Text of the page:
In a letter to Daphna Lichtman, the head of Lewinsky Garden Library for Refugees and Migrant Workers, the attorney general noted that following an examination of the subject with relevant sources, he decided to release the detainee.
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Ibrahim, who portrays the role of a bike thief in a play about the Sudanese community in Israel, was arrested last Thursday by the police for committing the same crime in reality.
His friends claimed the arrest was a mistake, yet his continued detention was allowed due to a regulation that treats "criminally-involved infiltrators," that allows the prolonged incarceration of infiltrators and asylum seekers based on suspicion alone.
At the beginning of the month, the AG updated the discussed procedure, which now allows the prolonged arrest of asylum seekers and infiltrators from Sudan and Eritrea, even if suspected of relatively minor offenses, and without sufficient evidence to prosecute them.
The change the AG brought forth on the matter allow the arrest of Ibrahim, when before it was only possible to arrest him on basis of national security offenses. Now, it is sufficient for infiltrators and asylum seekers to be suspected of an offense of "harm to public order" – a broad definition, which also refers to minor property offenses – to be arrested without charges pressed against them.
According to police figures, some 500 suspected infiltrators have been arrested as part of the previous procedure in the past year. Internal Security Minister Yitzhak Aharonovitch pointed to additional 1,000 suspects facing imprisonment in accordance with the new regulation.
Ibrahim was cheerful following his release Wednesday night: "I want to thank everyone who supported the fight and my friends from the Lewinsky Garden Library and their campaign. This rough week I had undergone will not make me cease from acting towards bringing Israelis and refugees closer. I wish no one the humiliation, fear and injustice that I went through this past week."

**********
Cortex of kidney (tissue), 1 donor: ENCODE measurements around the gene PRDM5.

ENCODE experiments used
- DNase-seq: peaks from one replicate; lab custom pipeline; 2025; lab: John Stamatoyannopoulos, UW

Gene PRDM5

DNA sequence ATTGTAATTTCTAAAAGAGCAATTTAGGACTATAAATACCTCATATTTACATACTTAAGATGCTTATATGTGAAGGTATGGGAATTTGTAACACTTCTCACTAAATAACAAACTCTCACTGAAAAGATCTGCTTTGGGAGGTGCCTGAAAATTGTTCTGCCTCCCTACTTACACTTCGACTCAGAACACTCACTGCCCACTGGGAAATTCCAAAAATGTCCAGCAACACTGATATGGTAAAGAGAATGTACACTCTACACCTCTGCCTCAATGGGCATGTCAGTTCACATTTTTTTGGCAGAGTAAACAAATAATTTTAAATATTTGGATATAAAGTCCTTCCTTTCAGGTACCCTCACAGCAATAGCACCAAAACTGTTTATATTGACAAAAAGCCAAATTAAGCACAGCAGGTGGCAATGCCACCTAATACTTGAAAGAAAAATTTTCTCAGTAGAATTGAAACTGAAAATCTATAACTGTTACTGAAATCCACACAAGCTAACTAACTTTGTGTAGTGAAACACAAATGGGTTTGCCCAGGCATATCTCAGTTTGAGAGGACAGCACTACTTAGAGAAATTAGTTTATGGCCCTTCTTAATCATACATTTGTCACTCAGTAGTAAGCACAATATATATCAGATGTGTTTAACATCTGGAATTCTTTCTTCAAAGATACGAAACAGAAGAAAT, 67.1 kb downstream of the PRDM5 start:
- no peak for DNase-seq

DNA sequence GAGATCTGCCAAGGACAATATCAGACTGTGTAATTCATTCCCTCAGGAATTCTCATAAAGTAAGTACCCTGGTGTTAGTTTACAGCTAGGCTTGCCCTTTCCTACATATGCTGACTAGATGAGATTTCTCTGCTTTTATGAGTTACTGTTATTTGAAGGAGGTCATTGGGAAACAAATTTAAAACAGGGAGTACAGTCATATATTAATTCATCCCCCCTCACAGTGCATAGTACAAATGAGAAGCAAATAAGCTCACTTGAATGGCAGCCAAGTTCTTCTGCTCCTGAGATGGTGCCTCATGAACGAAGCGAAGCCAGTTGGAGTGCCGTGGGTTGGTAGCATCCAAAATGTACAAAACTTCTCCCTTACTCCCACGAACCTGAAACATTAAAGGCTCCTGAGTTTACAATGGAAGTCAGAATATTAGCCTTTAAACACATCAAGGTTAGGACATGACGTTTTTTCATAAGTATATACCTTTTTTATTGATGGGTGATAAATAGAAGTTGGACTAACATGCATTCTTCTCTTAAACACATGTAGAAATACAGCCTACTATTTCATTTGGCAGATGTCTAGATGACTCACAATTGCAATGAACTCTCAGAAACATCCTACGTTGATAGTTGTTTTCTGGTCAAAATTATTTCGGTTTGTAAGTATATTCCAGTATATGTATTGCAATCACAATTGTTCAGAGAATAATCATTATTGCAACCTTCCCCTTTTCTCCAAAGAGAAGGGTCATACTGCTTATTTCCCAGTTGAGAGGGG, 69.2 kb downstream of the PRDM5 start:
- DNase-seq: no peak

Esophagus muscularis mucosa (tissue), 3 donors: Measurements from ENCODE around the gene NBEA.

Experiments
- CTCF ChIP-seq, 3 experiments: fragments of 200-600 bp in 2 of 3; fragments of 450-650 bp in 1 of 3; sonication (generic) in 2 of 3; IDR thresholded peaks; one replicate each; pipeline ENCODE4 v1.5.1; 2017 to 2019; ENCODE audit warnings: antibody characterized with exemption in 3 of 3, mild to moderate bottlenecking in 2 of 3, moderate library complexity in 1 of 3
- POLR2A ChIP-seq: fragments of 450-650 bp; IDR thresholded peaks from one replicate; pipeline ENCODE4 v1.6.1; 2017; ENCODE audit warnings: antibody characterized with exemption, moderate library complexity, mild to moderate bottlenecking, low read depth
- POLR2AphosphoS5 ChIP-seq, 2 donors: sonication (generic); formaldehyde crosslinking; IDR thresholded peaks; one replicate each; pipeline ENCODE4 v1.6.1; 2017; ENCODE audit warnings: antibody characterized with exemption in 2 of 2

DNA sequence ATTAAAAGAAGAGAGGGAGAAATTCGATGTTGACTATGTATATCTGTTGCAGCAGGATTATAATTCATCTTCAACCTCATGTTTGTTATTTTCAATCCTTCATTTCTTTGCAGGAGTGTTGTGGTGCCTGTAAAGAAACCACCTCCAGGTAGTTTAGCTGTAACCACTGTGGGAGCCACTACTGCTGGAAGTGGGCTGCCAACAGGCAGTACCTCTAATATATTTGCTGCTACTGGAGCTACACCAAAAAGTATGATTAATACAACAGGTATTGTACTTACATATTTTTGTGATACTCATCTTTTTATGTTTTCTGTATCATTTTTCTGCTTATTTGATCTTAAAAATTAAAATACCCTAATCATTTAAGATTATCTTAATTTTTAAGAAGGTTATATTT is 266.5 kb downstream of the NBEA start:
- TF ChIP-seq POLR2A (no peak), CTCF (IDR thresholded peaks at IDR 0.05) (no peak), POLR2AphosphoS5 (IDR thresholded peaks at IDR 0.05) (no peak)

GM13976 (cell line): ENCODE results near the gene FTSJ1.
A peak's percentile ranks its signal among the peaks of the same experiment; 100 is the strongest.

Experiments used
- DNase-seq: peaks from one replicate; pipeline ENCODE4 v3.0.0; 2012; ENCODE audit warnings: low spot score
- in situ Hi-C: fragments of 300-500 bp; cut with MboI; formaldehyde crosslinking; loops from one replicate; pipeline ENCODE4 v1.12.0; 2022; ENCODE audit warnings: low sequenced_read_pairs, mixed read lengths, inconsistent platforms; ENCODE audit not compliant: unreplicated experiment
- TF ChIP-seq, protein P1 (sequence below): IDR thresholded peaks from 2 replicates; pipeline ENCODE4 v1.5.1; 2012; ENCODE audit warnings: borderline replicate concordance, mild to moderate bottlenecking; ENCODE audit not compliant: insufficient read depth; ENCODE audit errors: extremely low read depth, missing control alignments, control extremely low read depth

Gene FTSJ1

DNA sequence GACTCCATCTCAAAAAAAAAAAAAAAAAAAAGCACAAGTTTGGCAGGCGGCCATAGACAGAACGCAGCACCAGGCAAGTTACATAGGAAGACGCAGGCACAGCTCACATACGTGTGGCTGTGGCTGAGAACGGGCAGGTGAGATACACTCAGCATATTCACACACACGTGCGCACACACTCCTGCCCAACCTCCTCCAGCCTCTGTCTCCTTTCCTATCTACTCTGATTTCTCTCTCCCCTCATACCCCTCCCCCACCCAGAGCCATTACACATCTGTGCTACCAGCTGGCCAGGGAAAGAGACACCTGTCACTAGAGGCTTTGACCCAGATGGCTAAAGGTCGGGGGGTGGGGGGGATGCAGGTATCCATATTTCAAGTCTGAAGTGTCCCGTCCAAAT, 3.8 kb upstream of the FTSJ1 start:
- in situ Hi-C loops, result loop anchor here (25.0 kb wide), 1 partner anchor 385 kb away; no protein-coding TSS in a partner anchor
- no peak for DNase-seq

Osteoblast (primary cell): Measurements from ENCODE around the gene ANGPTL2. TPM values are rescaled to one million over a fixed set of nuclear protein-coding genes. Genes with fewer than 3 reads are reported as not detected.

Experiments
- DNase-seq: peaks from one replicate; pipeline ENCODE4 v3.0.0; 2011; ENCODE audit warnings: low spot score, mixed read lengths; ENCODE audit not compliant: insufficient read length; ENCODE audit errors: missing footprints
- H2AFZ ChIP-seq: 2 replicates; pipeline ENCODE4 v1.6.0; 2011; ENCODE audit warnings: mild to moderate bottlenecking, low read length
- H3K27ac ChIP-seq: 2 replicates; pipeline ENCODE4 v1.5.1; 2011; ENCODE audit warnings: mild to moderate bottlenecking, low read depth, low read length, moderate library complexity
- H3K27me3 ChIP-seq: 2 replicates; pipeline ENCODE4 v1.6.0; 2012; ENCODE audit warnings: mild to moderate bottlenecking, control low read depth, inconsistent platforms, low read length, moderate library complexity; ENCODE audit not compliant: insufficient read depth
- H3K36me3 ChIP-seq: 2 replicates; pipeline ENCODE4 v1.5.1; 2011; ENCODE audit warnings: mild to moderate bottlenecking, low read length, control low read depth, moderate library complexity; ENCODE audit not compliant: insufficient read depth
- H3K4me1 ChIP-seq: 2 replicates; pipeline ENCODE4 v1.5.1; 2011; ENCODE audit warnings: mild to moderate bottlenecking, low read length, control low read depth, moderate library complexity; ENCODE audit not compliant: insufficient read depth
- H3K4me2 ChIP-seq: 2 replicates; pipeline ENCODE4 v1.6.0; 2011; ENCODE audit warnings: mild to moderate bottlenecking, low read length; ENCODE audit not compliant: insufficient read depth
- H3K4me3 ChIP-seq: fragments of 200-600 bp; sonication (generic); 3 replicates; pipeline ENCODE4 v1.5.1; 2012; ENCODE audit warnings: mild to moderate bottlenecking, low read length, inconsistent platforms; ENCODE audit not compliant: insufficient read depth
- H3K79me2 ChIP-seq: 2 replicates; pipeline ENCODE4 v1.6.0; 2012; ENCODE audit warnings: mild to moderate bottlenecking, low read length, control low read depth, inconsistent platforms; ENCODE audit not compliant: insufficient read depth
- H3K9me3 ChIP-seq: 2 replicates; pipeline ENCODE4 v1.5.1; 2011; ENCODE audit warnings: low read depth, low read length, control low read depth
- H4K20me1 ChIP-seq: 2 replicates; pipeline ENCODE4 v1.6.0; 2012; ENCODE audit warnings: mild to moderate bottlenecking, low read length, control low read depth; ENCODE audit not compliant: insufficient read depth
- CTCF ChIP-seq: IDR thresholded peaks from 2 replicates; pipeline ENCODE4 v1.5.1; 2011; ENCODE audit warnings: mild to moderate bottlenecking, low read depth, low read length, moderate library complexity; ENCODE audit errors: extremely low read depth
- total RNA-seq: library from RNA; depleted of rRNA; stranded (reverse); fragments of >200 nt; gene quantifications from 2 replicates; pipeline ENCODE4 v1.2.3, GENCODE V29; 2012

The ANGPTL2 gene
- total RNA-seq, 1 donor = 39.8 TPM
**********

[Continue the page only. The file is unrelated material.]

Despite the AG's move to release Ibrahim, some criticized his actions. A source at the Lewinsky Garden Library said, "Ibrahim's arrest demonstrates the absurdity of a criminal procedure to prevent infiltrations that Weinstein himself approved. Without the fight around this story, (Ibrahim) could have been jailed for a minimum of three years. We call on Weinstein to re-examine the criminal procedure in the law to prevent infiltrations and the lenience in which the law allows the incarceration of innocent people."
Ibrahim was not the only one freed Wednesday night. The Justice Ministry also released Amolosom Tlaimont, a foreign citizen accused of rape and acquitted, yet was still detained in the Saharonim detention facility. He was released after the appeal of Chief Public Defender Dr. Yoav Sapir, who turned to AG Weinstein and claimed there is no reason to keep the man in custody.
Deputy Attorney General Raz Nizri examined the case and led to Talimont's release. In a letter to Sapir, Raz noted that in Tlaimont's case, in light of his unequivocal acquittal, there was no reason to keep him in custody.
Nizri's letter further added that the AG ordered the police to present him with "any case in which the Immigration Authority seeks to act in accordance to the procedure in the case of a man who is trialed and acquitted, prior to the transfer of his case to the hands of the Immigration Authority."
Aviel Megnazi contributed to this report.